aamiriat on “Talking Fashion: Policy, Infrastructure, Sustainability”

When British Council and Fashion Pakistan council invite you to discuss fashion. You go! Atleast I did. The discussion wasn’t  about the frivolity of  fashion rather they discussed far reaching issues like the opportunities for greater creative and commercial collaboration with the industry in the UK and the barriers Pakistani designers face when exporting their products. Starting with panel discussion with Secretary TDAP Rabia Javeri, Member of National Assembly Nafisa Shah, Branding Consultant Craig Speller and the officials from British Council themselves moderated it.

british council aamiriat

Event also briefly touched upon British Council’s newly published report on ‘Culture and Creative Industries in Pakistan’. I think everyone who is even remotely interested in business aspect of Pakistan’s fashion and art business must read this by clicking on the link above.

As for what went down during the event, I have chosen to not write a lengthy account rather I will pose the questions to you guys and  what I thought:

1. Access to finance is quoted as the biggest problem for starting or growing a fashion business, what to do? a: I suggest fashion councils to start an incubation service or atleast provide legal/financial advice through a window operation. If they can’t do it fully at least invite applications and do it for one new designer every year. Get help from business schools for research,feasibility reports and business plan formulation.

2. Should new fashion design graduates directly become designers or apprentice somewhere for a while? a: Newbies are often deluded to think they know everything, I personally feel every new graduate should work atleast 1 year under another more experienced fashion designer. The members of councils and big textile companies should sign memorandum of understanding on this.

3. Why can’t designers remain unregistered and be part of informal economy?a: Getting the company registered is like losing the virginity you will have to do it somehow. If you don’t you wouldn’t be able to get a lot of benefits like GSP PLUS (Generalized System of Preferences) which is basically an exemption from duties. Also when you are registered its easier for corporations and Govt. officials to get your services for projects. And you can probably represent the country.

4. What’s the problem if we have two councils, the more the merrier no?  a: It’s farcical no less. All the designers now show at both the Lhr fashion weeks and Khi fashion weeks but its just the egos of the few individuals that we don’t have one national council. Which means that the designers cannot lobby for govt policy making with a substantial bargaining power as one entity. The foreigners also won’t consider the petty insecurities when deciding which the official council  to deal with. Grow up people or should I say die already!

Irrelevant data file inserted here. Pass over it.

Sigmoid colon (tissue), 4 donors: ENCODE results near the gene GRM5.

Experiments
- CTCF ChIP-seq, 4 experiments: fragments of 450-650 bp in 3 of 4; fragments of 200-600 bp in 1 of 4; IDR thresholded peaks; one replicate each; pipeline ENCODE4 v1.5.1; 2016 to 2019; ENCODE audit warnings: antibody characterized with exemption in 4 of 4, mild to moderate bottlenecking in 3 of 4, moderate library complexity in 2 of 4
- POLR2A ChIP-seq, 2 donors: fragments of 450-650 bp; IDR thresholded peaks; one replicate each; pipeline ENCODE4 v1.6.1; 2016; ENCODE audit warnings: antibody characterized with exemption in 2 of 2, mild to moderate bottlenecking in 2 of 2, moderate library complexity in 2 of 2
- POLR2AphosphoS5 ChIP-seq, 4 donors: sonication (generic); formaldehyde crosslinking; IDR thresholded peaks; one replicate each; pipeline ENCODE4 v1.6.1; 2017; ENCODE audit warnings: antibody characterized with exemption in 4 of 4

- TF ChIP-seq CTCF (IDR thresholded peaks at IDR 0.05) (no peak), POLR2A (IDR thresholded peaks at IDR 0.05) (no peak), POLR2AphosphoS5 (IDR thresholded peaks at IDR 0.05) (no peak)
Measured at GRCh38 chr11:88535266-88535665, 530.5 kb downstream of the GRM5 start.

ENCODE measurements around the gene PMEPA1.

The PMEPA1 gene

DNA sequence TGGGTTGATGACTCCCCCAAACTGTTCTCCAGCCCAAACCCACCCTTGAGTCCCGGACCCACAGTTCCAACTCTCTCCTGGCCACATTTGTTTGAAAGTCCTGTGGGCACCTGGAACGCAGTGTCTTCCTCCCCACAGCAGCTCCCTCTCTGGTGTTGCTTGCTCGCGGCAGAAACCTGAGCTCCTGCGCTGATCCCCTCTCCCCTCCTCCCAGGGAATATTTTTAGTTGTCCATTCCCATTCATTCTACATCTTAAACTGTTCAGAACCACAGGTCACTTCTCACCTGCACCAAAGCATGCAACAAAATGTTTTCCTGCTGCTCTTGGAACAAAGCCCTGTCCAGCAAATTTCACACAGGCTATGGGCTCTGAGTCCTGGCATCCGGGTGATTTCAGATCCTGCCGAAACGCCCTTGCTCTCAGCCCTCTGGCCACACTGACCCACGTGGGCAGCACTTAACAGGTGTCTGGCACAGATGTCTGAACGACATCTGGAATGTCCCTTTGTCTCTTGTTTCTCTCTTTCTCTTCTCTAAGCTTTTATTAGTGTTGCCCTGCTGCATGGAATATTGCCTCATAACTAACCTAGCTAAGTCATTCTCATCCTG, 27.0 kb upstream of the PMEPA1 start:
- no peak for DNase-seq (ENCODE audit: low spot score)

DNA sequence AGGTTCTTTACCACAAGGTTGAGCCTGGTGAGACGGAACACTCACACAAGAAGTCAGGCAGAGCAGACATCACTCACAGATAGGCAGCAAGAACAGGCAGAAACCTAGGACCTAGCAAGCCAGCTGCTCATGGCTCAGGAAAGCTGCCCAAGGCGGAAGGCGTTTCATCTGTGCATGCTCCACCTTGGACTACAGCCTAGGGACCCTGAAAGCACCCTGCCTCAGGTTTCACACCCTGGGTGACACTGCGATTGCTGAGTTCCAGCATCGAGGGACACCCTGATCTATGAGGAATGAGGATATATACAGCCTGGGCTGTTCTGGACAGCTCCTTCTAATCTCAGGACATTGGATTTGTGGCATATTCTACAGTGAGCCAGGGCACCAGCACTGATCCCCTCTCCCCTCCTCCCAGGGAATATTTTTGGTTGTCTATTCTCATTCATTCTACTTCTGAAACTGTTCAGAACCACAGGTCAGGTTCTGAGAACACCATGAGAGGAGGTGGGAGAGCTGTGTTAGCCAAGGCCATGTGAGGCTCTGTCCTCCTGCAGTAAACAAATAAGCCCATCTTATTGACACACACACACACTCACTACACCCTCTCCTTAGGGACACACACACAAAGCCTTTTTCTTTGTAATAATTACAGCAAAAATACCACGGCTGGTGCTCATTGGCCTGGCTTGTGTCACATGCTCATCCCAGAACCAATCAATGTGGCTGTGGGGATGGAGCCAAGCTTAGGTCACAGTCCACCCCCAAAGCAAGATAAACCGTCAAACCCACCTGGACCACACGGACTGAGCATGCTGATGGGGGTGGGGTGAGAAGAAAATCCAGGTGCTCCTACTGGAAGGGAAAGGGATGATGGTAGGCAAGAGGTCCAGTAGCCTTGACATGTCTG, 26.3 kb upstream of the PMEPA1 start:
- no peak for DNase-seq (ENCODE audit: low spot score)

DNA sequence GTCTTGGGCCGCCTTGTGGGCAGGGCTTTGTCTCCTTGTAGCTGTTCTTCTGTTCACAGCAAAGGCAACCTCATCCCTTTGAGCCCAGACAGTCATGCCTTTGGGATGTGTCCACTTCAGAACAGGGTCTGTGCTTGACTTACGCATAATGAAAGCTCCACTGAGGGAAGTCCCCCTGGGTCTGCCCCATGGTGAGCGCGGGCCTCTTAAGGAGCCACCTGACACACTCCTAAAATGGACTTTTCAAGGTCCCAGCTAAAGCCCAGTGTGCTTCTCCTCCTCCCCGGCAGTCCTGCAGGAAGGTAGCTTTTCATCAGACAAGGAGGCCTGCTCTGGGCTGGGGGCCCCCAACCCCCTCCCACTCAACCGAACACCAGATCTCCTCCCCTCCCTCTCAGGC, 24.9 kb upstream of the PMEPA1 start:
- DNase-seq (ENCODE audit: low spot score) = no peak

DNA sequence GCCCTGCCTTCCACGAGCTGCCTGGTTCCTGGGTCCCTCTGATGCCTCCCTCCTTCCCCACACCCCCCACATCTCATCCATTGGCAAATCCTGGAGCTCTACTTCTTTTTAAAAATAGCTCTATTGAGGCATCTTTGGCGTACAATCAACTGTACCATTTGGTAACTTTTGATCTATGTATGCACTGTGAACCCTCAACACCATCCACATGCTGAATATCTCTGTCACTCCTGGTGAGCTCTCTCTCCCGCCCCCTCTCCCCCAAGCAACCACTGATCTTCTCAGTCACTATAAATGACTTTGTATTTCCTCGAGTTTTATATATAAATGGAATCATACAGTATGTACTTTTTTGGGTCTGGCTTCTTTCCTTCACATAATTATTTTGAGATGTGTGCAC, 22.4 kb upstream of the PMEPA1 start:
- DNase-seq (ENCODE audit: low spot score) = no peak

5. Isn’t it better if we focus on exporting regionally to India /Srilanka or should we  keeping looking towards the West? a:Economically speaking it is always better to export regionally because of shorter distances, and shared heritage leading to common taste & preferences. However political conditions have always hamper that for Pakistan.

6. Most of Pakistani designers that exhibit in UK, or the west in general aim to target the IndoPak diaspora, is it wrong? a:I think unless you are an aunty taking shadi joras in suitcases to equally fat aunties there its not right.You should be aiming for big retailers like Macy‘s, Marks and Spencer. Or probably opening your own store like Khaadi did

7. Whether to focus on selling our local silhouettes as they are or western designed ensembles in UK and elsewhere? a:It would be counter-intuitive if a designer from Pakistan goes to UK and tries to sell them a little black dress for example, they themselves can do it better and cheaper why would they buy it from a Pakistani designer. You need to sell them silhouettes they wear but with things that they cant do it themselves. You can just carry garraras and assume them to wear it

8. Things like TruckArt and Rilli Tukka work have been there, should we continue doing them or put a spin on it. How to communicate this? a:  As above I think we should put a spin on them because how would a designer or a brand build on the narrative if they keep selling the same thing. The exporters might as well buy it from a souvenir shop . There needs to be some value addition in terms of design and function of the product. Inaya does a better job brand communication and this is where brands like FnKasia fail.

9. All these policy talks are good but who would enforce them? Fashion Councils? a:They will have to otherwise it will end up becoming a fancy photo session; they can make internal milestones of standardization and work towards achieving them bit by bit every year. Every year they could gauge the progress. British council and TDAP could facilitate via training and workshops for people that have the capacity to export.

10. Most of the designers don’t even have quality standards and fulfill the requirement what to do? a:Only those designers should be made to go abroad who actually have the capacity to produce and do quality control for trade. Those who aspire to but haven’t gotten there yet should first do feasibility reports on their businesses because it shouldn’t be a touristy vacation trip like most of the designers end up doing.

Next day British Council invited me and a couple of other bloggers to have brunch with Kendall Robins and Craig Puller, where we talked more deeply about pressing issues facing fashion in Pakistan. There are were a lot of things discussed there but I can’t write a lengthy report. I hope British Council arranges more of such educational events where people could get down and serious about fashion as a business.


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